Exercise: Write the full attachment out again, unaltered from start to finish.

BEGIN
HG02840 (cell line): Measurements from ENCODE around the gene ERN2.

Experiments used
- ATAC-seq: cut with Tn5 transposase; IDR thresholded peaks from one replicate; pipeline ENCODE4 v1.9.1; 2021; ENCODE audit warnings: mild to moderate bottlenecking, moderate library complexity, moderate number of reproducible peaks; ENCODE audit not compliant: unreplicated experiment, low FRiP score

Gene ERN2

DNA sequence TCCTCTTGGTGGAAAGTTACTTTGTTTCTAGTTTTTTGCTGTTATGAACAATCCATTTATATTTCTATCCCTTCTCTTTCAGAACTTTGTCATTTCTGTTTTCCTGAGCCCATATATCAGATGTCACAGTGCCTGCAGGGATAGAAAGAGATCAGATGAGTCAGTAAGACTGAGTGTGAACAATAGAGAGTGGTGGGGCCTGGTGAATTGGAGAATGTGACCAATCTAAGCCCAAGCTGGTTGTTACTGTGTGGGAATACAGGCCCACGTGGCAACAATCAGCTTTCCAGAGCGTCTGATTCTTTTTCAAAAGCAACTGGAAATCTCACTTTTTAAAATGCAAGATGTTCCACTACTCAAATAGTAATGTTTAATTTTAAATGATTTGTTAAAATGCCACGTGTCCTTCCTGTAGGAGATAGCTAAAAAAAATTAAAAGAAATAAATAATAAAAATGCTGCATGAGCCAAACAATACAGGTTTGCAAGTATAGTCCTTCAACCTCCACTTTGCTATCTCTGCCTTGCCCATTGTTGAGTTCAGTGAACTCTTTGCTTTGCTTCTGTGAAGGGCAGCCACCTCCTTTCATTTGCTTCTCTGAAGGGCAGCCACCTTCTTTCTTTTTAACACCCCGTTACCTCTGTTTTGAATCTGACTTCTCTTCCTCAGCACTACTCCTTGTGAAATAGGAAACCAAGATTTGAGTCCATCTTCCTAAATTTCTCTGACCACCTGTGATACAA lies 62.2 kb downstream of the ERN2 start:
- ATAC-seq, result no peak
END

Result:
HG02840 (cell line): Measurements from ENCODE around the gene ERN2.

Experiments used
- ATAC-seq: cut with Tn5 transposase; IDR thresholded peaks from one replicate; pipeline ENCODE4 v1.9.1; 2021; ENCODE audit warnings: mild to moderate bottlenecking, moderate library complexity, moderate number of reproducible peaks; ENCODE audit not compliant: unreplicated experiment, low FRiP score

Gene ERN2

DNA sequence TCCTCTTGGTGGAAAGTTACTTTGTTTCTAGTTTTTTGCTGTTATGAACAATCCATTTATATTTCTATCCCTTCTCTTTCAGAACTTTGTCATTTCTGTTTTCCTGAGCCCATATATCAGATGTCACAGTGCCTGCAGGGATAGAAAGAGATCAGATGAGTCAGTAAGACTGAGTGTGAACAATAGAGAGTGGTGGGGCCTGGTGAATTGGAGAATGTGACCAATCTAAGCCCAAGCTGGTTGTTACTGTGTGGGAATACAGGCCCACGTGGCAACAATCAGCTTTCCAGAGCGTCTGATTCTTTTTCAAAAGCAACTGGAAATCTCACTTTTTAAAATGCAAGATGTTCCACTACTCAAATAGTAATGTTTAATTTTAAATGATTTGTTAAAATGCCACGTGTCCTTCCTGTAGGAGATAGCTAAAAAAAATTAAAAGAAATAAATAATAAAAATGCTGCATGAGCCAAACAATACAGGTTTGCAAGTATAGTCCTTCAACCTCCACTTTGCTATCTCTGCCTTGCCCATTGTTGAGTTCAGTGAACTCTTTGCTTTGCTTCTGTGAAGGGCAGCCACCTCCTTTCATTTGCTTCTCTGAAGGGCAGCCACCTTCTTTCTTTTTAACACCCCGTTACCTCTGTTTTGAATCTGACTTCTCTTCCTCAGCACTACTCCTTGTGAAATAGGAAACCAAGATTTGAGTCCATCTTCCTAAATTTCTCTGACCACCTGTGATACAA lies 62.2 kb downstream of the ERN2 start:
- ATAC-seq, result no peak